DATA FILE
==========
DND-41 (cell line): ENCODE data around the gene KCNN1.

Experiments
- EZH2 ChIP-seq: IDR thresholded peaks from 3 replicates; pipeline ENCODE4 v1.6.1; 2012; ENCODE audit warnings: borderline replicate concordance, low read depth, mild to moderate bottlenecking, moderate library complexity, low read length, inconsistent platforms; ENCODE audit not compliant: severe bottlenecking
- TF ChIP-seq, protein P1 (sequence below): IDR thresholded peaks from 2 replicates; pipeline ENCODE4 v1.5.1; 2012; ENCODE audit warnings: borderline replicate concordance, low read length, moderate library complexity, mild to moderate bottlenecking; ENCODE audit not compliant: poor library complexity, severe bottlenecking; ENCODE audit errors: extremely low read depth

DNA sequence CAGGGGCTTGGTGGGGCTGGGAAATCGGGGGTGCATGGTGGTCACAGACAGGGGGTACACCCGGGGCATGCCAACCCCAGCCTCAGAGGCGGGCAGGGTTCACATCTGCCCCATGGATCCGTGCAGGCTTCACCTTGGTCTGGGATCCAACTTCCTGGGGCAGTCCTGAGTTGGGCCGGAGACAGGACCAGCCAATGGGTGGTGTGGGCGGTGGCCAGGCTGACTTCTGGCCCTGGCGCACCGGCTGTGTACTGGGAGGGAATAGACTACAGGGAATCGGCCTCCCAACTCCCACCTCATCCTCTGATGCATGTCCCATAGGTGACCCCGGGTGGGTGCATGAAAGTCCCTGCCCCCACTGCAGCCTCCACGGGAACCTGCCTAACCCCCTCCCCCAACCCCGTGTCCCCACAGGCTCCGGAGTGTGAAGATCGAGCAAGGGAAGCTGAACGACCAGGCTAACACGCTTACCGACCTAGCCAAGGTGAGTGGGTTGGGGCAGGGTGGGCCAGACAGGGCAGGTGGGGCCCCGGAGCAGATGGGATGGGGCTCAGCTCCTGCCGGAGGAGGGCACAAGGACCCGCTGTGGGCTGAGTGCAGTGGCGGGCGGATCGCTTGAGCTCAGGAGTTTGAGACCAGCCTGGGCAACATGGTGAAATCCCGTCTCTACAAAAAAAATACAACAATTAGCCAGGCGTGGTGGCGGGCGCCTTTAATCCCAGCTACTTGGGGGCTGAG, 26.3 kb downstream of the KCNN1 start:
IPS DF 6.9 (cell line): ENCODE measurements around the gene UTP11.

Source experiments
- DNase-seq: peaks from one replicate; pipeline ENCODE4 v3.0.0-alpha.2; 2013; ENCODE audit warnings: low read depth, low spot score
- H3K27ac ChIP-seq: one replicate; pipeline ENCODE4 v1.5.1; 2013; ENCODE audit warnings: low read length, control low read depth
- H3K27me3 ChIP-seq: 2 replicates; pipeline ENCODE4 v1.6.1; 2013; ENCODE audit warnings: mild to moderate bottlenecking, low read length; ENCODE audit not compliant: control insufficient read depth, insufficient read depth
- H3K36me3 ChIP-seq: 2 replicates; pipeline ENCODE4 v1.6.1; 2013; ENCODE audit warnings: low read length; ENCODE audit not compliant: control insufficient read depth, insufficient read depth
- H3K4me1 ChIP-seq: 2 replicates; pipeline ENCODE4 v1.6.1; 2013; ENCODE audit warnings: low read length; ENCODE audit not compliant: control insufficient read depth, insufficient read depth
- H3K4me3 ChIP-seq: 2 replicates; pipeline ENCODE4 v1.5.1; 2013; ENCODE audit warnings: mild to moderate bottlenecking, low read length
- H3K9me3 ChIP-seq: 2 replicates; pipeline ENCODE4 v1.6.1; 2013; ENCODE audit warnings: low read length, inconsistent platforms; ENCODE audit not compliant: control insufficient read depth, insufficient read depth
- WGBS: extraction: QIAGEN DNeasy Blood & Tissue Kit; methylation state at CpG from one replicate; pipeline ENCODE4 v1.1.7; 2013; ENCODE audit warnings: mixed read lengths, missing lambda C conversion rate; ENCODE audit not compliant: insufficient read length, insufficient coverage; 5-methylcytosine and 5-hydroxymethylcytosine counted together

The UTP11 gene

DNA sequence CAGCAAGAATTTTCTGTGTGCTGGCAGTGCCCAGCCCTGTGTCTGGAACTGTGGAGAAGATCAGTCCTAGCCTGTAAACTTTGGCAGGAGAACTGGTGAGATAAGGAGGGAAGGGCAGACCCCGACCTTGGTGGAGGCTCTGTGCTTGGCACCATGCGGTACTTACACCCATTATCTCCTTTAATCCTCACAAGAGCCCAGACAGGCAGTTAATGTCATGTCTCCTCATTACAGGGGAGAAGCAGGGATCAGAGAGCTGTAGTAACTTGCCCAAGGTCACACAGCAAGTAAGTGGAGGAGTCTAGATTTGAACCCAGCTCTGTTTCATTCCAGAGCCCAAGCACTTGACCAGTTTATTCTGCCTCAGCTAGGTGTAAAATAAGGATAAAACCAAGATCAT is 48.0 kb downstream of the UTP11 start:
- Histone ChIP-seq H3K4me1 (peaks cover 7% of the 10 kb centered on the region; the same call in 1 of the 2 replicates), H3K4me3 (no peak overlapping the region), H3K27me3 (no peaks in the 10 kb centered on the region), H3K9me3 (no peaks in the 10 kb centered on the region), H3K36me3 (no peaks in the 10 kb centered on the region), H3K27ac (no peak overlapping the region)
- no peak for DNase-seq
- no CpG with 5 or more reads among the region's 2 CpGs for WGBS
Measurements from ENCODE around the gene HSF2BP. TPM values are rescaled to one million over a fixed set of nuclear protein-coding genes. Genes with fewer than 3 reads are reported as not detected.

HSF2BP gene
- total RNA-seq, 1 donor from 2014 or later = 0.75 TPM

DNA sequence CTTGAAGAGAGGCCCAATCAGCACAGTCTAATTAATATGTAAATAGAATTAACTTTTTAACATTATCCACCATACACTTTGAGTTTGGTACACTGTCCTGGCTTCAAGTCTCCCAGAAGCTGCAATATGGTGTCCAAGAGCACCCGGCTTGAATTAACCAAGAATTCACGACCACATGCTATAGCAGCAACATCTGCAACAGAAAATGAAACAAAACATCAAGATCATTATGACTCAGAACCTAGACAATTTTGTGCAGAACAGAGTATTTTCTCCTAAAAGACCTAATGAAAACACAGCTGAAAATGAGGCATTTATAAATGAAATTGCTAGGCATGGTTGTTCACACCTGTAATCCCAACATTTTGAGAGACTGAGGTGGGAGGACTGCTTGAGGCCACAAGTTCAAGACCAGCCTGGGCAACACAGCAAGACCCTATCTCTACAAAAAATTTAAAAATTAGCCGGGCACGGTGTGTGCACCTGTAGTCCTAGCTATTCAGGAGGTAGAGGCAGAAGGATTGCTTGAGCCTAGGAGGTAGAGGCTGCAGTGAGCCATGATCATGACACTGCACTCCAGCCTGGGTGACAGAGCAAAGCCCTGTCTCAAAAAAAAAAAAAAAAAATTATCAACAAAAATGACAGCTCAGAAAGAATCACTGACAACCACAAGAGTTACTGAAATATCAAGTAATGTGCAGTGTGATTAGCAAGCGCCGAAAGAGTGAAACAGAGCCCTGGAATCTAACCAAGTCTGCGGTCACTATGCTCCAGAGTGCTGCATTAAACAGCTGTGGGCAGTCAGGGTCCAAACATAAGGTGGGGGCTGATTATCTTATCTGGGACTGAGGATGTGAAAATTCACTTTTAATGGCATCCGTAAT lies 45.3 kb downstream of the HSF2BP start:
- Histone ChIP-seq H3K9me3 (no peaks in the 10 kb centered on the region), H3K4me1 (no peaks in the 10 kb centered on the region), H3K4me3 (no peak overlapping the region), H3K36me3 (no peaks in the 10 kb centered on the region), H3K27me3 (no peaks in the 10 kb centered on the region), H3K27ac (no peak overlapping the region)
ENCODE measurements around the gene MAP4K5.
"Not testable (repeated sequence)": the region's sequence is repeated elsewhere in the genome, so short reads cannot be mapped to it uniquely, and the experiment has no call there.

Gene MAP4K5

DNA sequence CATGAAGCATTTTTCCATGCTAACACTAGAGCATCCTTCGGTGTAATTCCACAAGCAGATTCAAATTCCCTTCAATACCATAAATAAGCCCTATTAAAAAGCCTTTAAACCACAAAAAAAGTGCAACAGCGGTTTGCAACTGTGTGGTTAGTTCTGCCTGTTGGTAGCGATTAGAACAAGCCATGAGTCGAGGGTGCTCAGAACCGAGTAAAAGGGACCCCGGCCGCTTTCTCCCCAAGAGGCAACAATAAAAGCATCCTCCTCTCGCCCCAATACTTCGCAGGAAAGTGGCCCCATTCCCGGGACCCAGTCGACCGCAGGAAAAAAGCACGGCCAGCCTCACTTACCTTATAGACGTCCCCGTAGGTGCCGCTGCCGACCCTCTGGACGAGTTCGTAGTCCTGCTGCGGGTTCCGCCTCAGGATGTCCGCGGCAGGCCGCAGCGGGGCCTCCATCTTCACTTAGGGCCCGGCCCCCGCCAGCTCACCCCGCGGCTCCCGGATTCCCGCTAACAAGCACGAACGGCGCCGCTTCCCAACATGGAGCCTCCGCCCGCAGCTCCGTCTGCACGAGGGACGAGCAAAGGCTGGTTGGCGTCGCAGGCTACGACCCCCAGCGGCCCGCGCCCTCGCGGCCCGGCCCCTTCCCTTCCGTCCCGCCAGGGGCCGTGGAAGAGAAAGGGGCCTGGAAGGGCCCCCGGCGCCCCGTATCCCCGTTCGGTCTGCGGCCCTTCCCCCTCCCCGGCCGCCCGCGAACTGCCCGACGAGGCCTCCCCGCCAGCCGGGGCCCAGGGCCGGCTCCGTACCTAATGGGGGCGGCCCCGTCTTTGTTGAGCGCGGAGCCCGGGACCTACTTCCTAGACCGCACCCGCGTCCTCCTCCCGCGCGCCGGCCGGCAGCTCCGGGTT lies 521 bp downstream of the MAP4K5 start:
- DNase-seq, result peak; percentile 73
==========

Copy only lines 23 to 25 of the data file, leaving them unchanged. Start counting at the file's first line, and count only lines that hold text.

- total RNA-seq, 1 donor from 2014 or later = 0.75 TPM

DNA sequence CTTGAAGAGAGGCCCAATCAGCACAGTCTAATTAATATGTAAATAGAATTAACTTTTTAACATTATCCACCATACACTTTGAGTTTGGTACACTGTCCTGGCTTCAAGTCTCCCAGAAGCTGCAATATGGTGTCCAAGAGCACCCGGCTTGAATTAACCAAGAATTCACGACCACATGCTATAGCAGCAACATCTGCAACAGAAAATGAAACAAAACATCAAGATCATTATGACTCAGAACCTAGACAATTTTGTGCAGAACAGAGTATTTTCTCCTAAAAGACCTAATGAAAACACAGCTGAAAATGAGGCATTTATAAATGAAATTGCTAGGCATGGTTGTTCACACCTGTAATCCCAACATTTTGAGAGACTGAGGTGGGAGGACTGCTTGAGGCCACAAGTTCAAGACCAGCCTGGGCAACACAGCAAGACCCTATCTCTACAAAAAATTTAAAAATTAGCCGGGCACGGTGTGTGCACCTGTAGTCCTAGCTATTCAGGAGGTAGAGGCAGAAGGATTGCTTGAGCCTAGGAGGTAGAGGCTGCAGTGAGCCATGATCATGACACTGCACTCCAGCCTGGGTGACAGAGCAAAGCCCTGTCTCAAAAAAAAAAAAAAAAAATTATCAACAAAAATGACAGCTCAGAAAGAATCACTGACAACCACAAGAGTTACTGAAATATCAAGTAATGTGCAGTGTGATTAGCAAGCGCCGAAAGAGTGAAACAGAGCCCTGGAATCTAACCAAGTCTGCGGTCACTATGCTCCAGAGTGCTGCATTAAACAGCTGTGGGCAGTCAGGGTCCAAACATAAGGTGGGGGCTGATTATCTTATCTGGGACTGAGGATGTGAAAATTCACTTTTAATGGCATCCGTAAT lies 45.3 kb downstream of the HSF2BP start:
- Histone ChIP-seq H3K9me3 (no peaks in the 10 kb centered on the region), H3K4me1 (no peaks in the 10 kb centered on the region), H3K4me3 (no peak overlapping the region), H3K36me3 (no peaks in the 10 kb centered on the region), H3K27me3 (no peaks in the 10 kb centered on the region), H3K27ac (no peak overlapping the region)